Jeremy Nordon '12 tests out the EyeSeeCam by playing highspeed chess with opponent Peter Osseward ’12.
Tom Knight is asking his students to open their eyes. Literally.
Through a 2010 grant from the M.J. Murdock Charitable Trust, the assistant biology professor has procured a unique research tool called the “EyeSeeCam” (with “GazeCam”), which he and some of his students will utilize this summer as they try to break ground in the treatment of Parkinson’s Disease.
“There are only three of these systems in the world,” Knight said. “And ours is the only one in the world now located outside of Munich, Germany.”
The Murdock grant awarded to Knight totaled $66,000. Whitman matched the grant at $19,500. The EyeSeeCam, which records what the eyes of its user actually see, cost $33,000.
Tom Knight, assistant professor of biology
“We could measure eye movements before, but not eye and head movement coordination with a device that is lightweight and completely portable. We received the EyeSeeCam last July and have completed only initial experiments, but we’re still trying it out to see how it works in natural environments,” Knight said while observing his student, Peter Osseward ’12 playing speed chess with Jeremy Norden ’12. Osseward set up the EyeSeeCam to record data and video measuring how Norden’s eyes moved during the games.
The EyeSeeCam is worn on the head. One camera records the scene in front of the user. But what makes this camera system special is that it also has a “GazeCam,” an eye-movement driven video camera that records what the eyes are seeing by following a user’s eyes as they dart back and forth to focus on various objects. The lag time for the camera is only 10 milliseconds.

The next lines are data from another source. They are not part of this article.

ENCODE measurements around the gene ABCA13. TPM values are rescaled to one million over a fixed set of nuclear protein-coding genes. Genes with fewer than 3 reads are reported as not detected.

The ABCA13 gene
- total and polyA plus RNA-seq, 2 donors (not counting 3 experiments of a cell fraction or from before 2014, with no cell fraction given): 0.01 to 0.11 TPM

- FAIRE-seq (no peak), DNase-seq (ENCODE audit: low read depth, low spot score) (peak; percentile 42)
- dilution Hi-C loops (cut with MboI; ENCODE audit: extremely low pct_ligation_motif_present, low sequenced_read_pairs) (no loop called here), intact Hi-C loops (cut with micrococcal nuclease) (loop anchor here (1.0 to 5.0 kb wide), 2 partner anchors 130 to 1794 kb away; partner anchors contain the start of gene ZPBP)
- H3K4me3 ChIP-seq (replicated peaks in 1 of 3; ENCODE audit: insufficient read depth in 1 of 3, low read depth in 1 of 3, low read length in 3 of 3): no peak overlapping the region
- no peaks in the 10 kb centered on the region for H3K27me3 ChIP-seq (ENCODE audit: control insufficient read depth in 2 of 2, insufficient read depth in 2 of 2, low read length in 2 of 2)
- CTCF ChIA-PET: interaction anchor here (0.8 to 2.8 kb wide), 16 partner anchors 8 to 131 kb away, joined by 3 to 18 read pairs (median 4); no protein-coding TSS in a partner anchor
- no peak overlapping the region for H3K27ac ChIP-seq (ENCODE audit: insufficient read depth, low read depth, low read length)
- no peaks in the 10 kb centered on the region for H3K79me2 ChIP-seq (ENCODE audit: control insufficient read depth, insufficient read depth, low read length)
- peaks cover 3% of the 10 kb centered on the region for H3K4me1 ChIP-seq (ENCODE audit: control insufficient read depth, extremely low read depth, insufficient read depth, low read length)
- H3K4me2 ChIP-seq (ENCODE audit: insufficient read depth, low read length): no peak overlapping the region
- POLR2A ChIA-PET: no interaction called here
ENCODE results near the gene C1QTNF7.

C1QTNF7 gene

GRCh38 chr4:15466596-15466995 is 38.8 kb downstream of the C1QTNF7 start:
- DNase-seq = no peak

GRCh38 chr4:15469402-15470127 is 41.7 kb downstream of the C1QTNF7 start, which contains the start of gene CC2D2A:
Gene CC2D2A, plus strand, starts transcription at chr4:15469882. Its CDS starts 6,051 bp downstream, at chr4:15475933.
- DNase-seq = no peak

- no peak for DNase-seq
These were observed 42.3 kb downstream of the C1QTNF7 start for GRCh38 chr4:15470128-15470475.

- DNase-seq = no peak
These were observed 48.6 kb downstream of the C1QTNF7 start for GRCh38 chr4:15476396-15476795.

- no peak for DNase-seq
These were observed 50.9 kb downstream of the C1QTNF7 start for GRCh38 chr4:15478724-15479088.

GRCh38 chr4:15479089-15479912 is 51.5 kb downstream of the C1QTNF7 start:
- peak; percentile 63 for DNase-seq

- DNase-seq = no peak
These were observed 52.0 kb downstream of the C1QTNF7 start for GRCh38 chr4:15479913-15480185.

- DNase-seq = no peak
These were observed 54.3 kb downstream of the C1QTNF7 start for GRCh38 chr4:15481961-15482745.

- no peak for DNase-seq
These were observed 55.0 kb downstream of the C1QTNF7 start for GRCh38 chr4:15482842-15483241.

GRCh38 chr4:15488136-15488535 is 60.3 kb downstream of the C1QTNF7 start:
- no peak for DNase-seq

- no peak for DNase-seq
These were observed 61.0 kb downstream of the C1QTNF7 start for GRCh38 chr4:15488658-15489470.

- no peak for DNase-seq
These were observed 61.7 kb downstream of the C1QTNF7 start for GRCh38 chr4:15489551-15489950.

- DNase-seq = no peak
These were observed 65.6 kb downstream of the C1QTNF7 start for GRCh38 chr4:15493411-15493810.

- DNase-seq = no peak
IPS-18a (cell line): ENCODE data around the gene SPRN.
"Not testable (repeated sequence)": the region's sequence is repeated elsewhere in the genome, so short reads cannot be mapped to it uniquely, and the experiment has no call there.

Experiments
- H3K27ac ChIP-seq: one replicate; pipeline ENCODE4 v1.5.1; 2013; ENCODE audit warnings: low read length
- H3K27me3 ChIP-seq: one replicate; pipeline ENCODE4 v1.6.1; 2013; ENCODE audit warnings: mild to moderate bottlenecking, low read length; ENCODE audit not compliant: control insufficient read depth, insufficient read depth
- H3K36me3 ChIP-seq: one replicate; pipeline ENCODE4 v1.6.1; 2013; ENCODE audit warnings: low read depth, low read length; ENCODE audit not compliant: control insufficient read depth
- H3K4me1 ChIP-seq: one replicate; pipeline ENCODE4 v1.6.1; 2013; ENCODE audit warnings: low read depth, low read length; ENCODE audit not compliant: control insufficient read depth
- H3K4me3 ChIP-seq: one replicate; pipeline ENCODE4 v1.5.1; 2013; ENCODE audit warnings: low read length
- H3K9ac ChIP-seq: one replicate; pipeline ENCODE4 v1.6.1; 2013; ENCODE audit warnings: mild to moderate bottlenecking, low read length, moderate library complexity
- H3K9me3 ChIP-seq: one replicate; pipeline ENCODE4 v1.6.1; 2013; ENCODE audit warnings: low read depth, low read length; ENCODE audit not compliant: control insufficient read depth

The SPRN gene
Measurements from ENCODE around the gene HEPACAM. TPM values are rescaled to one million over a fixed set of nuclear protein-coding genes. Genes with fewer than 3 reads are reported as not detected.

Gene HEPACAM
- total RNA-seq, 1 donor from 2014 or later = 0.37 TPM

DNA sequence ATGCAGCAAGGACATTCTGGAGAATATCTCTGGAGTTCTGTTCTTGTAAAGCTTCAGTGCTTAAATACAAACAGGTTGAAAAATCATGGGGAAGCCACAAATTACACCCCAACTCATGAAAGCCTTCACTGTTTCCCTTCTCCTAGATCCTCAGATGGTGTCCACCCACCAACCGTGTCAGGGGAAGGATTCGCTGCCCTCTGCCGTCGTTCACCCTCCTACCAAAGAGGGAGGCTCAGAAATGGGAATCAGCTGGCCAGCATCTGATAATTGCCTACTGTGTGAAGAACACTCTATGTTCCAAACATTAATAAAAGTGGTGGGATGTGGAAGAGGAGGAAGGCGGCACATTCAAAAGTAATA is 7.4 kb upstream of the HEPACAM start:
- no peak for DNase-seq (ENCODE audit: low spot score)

“This is cool,” said Norden, the subject of this brief experiment, and a chess aficionado. “I can see my gaze was more focused on my opponent’s pieces than my own,” he realized, after reviewing the GazeCam video playback from his three-minute chess match.
The Murdock Trust looks for projects that have as a main objective the acquisition of new knowledge, according to the Murdock Web site. The training of students in conducting research is another important consideration. Knight’s students are deeply involved in his work, and this summer they will use the camera system for more than analyzing a chess match.
The plan is for Knight and his student Whitney Griggs ’13 to work with patients suffering from Parkinson’s Disease, a neurological disorder that affects at least 500,000 people in the U.S., according to the National Institute of Neurological Disorders and Stroke. The research will be funded by a Perry Summer Research Award, a Whitman internal grant program for faculty/student collaborative research.
Research suggests that retraining Parkinson’s patients on how to follow objects with their eyes may compensate for some of the deficits caused by the disease, such as difficulties walking. The EyeSeeCam can monitor how these patients track targets, such as LED lights on a wall, and doctors can use the results to retrain their patients’ eye movements.
According to Knight, the camera system might also help doctors diagnose Parkinson’s before the debilitating disease progresses.
“The camera system can measure if eye and head movements are starting to slow,” which could portend the onset of the disease, rather than having to wait until a patient shows major signs, such as difficulty walking or reaching for a cup, Knight said.
“Having this rare tool puts Whitman on par with big research groups. We can make a major impact on a serious disease from an undergraduate-only institution like Whitman,” Knight said.
But before Knight’s students begin working with Parkinson’s patients, they will continue testing the capabilities of the EyeSeeCam.
Moving on from experimenting with multiple games of speed chess, Osseward and Norden are eager to use the system in a game of ultimate Frisbee®.
“Maybe,” Knight said. “It will have to be a gentle game of Frisbee®. The camera is fragile. And expensive.”
By Edward Weinman
The EyeSeeCam records what the eyes see as they dart back and forth to focus on various points.